When Supreme announced its collaboration with Nike and the NBA in early March—a collection that harkened back to the days of Jeff Hamilton jackets and baggy, logos-all-over NBA jeans—it didn't have just anyone model the gear. Instead, the Supreme Instagram featured shots of Cavaliers guard JR Smith taken by famed photographer Ari Marcopoulos, bringing together the worlds of NBA and skate like no one else can.
Which, of course, is why Supreme is Supreme. Started by James Jebbia (who also founded legendary streetwear store Union) in 1994 as a skate shop on Lafayette Street in New York City, Supreme took a simple Barbara Kruger-inspired, white-on-red box logo and built an empire. Stores in London, Tokyo, Paris and Los Angeles followed. Most recently, a Brooklyn outpost opened, and a San Francisco location is in the works. There are currently 11 Supreme shops worldwide, six in Japan alone.
But Supreme's enduring success came not from rapid expansion so much as a slow burn built on exclusivity, with a product line that features meticulously crafted basics, highly sought-after tees and carefully selected collaborations with very particular partners. Its reputation is such that, even after Supreme borrowed its iconic monogrammed style back in 2000, Louis Vuitton officially partnered with Supreme on a wide-ranging collection for Fall-Winter 2017.
Supreme has lasted 24 years and counting, an eternity for a streetwear brand, even longer for a NYC-based skate shop. Their Lafayette Street neighbors have changed, but Supreme hasn't. Even a sale of a minority stake to investment firm The Carlyle Group last year hasn't really affected how Supreme stays itself. There are still daily lineups on Lafayette Street and around the corner onto Prince Street.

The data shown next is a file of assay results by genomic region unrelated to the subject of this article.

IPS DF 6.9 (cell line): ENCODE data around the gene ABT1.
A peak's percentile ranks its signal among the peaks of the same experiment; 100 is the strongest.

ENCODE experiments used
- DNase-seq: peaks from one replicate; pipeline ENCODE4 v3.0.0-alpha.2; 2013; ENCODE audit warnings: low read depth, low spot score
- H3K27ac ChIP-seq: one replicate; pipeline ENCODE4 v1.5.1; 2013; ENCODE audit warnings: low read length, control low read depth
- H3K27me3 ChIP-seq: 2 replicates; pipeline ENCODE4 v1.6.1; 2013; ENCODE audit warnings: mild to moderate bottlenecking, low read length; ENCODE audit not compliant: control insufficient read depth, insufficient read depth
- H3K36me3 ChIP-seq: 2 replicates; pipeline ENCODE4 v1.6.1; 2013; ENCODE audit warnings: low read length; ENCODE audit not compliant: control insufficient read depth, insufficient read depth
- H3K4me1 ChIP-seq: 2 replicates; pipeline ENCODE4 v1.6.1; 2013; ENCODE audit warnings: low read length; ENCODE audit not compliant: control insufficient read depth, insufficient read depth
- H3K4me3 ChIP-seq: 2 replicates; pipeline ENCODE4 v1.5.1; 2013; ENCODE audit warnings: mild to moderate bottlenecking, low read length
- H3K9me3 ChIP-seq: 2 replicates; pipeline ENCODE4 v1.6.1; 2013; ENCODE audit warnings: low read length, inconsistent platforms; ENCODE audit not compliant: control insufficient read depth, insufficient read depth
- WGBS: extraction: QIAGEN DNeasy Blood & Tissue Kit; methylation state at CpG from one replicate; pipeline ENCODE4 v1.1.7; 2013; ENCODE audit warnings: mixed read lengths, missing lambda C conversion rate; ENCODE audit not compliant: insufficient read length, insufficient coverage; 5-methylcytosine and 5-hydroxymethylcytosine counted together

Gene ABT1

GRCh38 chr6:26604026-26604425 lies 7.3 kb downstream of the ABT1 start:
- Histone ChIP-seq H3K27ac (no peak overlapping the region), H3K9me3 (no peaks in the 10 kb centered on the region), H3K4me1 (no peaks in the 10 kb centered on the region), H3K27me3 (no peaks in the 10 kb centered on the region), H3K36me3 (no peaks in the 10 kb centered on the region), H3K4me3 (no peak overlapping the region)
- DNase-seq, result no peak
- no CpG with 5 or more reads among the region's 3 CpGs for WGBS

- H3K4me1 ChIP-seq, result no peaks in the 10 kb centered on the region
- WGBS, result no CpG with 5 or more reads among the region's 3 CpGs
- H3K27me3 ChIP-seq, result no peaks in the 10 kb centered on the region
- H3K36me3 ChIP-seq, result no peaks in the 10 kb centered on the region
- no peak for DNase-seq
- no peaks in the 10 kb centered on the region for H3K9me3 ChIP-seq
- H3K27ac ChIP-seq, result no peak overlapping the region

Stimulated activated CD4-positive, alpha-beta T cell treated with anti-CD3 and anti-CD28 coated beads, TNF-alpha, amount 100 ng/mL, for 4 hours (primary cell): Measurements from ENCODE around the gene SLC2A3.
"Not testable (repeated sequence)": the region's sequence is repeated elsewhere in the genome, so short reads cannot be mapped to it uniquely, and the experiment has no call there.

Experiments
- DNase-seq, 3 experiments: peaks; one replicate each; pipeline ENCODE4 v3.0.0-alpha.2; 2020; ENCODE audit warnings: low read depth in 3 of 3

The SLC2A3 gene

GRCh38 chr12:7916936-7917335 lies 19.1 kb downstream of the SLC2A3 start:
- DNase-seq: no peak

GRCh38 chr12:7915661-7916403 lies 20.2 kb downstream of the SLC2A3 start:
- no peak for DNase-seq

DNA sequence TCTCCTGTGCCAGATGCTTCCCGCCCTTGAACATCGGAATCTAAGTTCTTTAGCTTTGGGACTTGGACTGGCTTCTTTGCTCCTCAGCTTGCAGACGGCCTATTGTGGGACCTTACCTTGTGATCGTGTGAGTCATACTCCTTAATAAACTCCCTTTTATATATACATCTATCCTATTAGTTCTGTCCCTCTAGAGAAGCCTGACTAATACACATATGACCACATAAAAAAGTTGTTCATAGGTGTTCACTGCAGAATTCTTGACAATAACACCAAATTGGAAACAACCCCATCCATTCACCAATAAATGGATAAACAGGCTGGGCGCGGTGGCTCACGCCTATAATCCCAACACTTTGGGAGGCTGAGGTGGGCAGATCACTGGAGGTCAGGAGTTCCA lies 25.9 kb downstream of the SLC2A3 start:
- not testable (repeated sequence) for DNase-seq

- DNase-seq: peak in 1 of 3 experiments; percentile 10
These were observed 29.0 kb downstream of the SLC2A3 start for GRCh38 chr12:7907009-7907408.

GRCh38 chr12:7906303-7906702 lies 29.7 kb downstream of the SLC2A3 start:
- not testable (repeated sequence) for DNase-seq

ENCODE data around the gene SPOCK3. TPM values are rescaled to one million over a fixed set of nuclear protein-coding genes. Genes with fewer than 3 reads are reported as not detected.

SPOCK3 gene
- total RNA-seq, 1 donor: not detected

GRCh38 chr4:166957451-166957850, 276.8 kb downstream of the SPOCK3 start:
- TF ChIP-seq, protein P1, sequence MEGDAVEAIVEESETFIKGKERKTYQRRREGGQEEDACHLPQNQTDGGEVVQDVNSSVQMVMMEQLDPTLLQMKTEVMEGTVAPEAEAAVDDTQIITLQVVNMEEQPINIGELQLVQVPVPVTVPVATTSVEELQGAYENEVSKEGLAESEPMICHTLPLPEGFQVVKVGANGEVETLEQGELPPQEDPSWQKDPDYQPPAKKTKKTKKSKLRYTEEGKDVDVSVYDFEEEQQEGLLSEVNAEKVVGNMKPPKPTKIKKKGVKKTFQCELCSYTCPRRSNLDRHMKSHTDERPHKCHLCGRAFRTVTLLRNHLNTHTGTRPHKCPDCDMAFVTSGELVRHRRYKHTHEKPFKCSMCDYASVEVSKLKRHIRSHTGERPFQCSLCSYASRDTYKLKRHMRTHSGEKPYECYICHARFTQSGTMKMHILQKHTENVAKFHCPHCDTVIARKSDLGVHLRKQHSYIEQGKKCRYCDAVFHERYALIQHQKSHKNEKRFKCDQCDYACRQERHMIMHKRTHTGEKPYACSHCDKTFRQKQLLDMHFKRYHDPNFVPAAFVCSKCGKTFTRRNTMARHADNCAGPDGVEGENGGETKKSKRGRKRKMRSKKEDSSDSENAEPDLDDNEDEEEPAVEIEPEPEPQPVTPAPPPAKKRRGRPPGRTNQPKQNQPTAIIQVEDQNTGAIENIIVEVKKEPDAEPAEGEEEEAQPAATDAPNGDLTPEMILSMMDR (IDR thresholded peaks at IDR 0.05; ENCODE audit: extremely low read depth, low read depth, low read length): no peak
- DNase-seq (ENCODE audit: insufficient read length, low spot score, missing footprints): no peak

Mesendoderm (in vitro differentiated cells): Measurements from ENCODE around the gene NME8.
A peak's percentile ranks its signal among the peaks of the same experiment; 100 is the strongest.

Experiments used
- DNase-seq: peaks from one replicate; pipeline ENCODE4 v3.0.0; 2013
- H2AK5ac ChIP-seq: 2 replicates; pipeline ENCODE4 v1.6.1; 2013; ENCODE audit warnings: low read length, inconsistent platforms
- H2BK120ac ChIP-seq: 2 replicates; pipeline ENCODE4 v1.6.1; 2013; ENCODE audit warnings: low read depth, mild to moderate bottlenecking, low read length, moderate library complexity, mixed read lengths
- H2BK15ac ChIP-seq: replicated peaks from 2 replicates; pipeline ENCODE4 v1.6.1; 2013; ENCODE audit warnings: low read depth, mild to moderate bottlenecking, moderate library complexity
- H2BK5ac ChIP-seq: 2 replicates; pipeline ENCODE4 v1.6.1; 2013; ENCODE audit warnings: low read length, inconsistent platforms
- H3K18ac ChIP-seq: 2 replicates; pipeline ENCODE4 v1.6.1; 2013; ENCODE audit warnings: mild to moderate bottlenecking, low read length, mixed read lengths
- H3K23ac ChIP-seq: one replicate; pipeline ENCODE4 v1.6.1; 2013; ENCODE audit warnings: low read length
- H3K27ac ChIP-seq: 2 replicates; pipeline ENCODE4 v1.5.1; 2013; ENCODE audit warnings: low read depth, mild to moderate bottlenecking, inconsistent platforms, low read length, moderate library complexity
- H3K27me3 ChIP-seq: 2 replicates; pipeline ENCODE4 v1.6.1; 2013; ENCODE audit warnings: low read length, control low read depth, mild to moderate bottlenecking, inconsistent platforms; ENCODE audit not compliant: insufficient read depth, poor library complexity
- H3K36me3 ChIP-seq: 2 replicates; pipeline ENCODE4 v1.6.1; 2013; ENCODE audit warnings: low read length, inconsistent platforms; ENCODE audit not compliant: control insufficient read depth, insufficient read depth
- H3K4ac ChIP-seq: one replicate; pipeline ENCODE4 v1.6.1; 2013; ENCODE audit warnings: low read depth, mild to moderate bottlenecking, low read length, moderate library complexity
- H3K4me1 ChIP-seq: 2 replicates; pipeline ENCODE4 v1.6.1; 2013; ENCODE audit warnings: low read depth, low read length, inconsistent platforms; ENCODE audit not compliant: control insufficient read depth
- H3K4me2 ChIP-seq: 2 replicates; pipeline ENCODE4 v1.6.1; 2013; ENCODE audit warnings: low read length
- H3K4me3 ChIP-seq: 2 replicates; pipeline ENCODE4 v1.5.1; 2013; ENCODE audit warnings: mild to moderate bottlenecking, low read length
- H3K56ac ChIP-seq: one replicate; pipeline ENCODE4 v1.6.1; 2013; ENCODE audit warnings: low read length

New releases on Thursdays lead to immediate sellouts online of the most coveted items, which range from basic T-shirts to items such as hair ties and storage jars. Most infamously, in Fall-Winter 2016, Supreme even dropped a literal brick, cast with its logo on it. People mostly expressed confusion, but the brick sold out anyway. It's currently selling for more than double its original price on resale site StockX.
Yet even as Supreme has stayed mostly the same, the fashion landscape around it has changed tremendously. Just look at the Louis Vuitton example; in 2000, Supreme copied Vuitton to give its own products a high-end gloss. Now, top-tier brands like Vuitton and Gucci are looking to streetwear brands and designers to refresh their own images and lines. By staying true to what it was founded on and creating what it knew to be good, and by not following, Supreme became a leader.
Next year will be Supreme's 25th anniversary, and that figures to be celebrated in proper Supreme fashion: box logo tees to be sure, and likely another collaboration with Nike, whose Smith-headed campaign was merely the latest product of a long-standing partnership. It started with the creation of the most sought-after Dunks of all time, and collaborations on iconic models such as the Air Force 1 and Foamposite One couldn't even be sold at the NYC flagship store for fear of riots.
Supreme is more than just a skate shop that made it big. It is a classic New York success story. Like Jay-Z turned his fantasies of wealth into a near-billionaire reality through both hard work and sheer chutzpah, Supreme took its "World Famous" slogan and made it the truth. Long may Supreme reign.
Russ Bengtson is a freelance writer based in NYC. He was previously a senior editor at Complex. Follow him on Twitter @russbengtson.
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